We got so much information about how the wights happened, and the history of peculiardom. It was so fascinating, and I wish there was more. Everything is just so well thought out by Riggs, I don't understand how he does it.

 I don't even know what more to say about this book, besides the fact that I really enjoyed it. I, of course, wish Riggs would write more books, but I really liked the ending. It warmed my heart, and I don't feel the need for another story, at least not about the same people. The ending was just great, and I was positively surprised, as I was quite worried about it. But as always, Riggs did not disappoint me, and I enjoyed every page. 

Tuesday, October 20, 2015

Top Ten Tuesday: Wishes for the Book Genie

Top Ten Tuesday is hosted by The Broke and the Bookish

This week the theme is wished you'd ask the book genie to grant, and though mine aren't that original, I'm sure it's something most book lovers agree with.

1. That J. K. Rowling will write more books about Harry and his friends.

2. Being able to read faster, but still understand what I'm actually reading. I need my TBR-pile to get smaller. Fast.

3. Cheaper books, or more money for books. I just need more, I can't get enough.

4. More hours in a day, so that I have time to read more. Or make me not need sleep, you know, whichever works best for you.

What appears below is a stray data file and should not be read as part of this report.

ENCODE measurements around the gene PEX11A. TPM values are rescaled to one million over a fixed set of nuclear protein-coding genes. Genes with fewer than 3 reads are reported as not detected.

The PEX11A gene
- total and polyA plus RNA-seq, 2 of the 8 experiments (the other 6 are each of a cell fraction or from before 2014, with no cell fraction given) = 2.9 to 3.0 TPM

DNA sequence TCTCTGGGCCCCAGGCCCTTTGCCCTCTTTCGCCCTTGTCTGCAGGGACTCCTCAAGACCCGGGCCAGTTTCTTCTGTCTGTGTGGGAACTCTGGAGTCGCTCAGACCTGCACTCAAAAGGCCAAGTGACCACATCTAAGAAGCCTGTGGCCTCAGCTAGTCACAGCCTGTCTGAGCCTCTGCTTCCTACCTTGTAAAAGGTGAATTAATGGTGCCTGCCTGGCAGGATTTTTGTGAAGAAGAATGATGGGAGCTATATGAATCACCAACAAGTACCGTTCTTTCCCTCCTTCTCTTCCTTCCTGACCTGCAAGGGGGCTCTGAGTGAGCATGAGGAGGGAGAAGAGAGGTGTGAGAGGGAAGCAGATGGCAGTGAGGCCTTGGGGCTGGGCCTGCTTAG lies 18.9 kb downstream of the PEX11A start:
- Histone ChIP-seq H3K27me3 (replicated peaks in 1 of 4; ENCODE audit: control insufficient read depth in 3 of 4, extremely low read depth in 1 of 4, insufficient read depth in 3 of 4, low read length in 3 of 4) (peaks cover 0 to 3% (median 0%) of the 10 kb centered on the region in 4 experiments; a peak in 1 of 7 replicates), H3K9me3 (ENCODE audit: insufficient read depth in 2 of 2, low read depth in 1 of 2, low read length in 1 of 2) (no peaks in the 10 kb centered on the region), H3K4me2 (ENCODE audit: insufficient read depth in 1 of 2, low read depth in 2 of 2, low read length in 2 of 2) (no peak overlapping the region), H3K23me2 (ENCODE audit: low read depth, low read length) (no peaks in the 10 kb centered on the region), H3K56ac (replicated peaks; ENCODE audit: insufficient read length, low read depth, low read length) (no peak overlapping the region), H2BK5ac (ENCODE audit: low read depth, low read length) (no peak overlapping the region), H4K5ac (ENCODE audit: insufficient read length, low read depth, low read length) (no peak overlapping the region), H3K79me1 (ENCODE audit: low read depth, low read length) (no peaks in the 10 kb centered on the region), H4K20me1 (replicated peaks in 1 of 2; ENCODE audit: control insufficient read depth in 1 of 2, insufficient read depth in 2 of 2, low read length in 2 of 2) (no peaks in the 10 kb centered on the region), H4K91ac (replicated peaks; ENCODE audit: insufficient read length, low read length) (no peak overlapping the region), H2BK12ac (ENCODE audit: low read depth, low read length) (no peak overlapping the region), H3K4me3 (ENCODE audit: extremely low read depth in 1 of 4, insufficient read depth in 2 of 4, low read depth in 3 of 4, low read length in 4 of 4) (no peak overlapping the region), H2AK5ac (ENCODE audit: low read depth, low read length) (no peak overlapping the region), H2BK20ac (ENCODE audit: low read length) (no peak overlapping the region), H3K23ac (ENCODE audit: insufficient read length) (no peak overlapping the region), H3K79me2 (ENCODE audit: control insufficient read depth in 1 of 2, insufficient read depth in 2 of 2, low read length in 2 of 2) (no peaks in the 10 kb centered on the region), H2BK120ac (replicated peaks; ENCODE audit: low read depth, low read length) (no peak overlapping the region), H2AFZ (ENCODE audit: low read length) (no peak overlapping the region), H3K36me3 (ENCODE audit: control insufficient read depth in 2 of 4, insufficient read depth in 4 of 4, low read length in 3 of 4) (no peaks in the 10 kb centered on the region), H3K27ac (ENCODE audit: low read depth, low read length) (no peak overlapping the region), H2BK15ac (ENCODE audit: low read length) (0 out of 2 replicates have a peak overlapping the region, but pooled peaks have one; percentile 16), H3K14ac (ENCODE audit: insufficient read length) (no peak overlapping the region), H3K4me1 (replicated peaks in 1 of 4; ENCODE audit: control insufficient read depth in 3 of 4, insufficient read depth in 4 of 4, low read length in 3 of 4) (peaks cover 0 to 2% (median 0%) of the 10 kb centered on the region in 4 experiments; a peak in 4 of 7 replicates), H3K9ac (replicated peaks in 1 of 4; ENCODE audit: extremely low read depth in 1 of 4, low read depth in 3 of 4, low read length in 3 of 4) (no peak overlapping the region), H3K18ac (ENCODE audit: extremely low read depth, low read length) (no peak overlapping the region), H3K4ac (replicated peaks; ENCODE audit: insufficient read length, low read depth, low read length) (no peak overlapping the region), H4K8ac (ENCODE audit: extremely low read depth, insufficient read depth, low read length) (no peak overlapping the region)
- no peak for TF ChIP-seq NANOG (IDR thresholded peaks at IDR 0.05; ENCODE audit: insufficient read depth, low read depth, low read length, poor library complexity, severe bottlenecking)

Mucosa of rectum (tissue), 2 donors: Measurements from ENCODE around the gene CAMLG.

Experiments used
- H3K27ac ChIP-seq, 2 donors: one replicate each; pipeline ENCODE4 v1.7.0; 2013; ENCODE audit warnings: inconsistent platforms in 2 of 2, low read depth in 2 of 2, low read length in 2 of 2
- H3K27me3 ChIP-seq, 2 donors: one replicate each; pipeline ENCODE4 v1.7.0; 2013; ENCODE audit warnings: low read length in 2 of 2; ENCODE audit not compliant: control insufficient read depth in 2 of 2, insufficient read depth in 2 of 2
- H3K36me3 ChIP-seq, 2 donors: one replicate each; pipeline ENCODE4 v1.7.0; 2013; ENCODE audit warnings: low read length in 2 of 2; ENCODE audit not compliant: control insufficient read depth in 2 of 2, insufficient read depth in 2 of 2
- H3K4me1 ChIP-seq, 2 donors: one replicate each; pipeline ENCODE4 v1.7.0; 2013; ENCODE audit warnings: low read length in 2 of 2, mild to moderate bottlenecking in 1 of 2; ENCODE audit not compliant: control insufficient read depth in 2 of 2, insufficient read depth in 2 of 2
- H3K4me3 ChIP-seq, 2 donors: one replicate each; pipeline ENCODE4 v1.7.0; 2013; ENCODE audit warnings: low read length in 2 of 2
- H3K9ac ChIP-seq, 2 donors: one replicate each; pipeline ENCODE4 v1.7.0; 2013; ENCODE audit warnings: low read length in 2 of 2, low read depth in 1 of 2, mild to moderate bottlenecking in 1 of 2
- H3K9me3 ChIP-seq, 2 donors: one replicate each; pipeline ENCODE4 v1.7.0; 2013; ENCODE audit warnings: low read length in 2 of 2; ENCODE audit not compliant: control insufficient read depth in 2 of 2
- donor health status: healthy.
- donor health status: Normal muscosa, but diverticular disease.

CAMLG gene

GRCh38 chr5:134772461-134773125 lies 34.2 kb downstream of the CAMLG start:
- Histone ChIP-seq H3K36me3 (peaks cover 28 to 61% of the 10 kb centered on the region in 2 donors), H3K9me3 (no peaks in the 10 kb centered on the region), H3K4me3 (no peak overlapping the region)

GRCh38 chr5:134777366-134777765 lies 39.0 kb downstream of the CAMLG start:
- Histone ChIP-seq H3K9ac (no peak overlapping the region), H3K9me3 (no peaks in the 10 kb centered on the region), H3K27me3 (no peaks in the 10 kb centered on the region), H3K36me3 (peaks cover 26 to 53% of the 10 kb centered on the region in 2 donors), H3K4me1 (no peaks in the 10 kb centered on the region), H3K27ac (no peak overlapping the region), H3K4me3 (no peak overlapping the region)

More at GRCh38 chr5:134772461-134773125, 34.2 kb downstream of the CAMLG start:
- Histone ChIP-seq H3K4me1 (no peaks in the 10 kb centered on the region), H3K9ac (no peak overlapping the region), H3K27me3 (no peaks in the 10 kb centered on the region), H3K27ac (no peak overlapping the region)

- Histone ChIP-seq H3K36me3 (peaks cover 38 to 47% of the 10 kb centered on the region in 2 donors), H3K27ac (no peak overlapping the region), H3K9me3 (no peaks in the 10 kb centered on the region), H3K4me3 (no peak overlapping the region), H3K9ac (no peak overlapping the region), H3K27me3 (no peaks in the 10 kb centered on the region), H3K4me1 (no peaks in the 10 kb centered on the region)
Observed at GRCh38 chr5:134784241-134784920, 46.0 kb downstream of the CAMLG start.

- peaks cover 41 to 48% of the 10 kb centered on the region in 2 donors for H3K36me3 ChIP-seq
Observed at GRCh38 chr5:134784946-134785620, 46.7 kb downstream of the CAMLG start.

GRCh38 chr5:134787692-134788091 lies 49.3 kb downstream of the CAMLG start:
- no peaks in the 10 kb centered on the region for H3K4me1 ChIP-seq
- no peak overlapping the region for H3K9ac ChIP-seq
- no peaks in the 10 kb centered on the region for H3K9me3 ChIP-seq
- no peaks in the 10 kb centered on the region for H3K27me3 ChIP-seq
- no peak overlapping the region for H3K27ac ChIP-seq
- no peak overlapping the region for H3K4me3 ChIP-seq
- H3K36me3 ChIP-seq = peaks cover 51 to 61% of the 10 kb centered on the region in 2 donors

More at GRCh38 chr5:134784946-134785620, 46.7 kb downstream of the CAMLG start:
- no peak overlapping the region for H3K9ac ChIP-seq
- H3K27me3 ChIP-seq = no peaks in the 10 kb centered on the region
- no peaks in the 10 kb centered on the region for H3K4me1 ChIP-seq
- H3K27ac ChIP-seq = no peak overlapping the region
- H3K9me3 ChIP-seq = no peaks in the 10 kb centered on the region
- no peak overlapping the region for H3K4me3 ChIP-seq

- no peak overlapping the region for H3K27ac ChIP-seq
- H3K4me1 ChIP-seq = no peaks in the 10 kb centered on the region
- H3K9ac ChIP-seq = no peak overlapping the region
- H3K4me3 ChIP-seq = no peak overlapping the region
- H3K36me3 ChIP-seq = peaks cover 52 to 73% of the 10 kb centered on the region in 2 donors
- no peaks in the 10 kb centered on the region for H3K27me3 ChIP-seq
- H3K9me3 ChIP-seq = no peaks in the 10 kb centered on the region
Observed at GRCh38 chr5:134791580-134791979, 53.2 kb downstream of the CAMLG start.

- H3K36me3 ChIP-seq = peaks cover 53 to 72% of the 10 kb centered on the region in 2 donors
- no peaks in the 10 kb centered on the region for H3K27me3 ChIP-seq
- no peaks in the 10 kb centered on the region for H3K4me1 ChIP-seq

5. Being able to forget books I've read, so that I could read them again, and excperience the story for the first time all over again.

6. Every cover will match, so there will be no mid-series cover changes that just ruins everything.

7. My own home library. This is one of my ultimate goals, and I wouldn't mind some help from a genie to accomplish it. 

That's all I have for now, though I'll surely think of plenty more when I've posted this!

What would you ask of the genie?

Friday, October 16, 2015

Review: Queen of Shadows

*This review will contain plenty of spoilers*

Title: Queen of Shadows (Throne of Glass #4) 
Author: Sarah J. Maas
Publisher: Bloomsbury 
Year published: 2015
How I got this book: BookDepository (Affiliate Link)
My rating: 5 stars

Goodreads synopsis:
The queen has returned.

Everyone Celaena Sardothien loves has been taken from her. But she's at last returned to the empire - for vengeance, to rescue her once-glorious kingdom, and to confront the shadows of her past...

She has embraced her identity as Aelin Galathynius, Queen of Terrasen. But before she can reclaim her throne, she must fight.

She will fight for her cousin, a warrior prepared to die for her. She will fight for her friend, a young man trapped in an unspeakable prison. And she will fight for her people, enslaved to a brutal king awaiting their lost queen's triumphant return.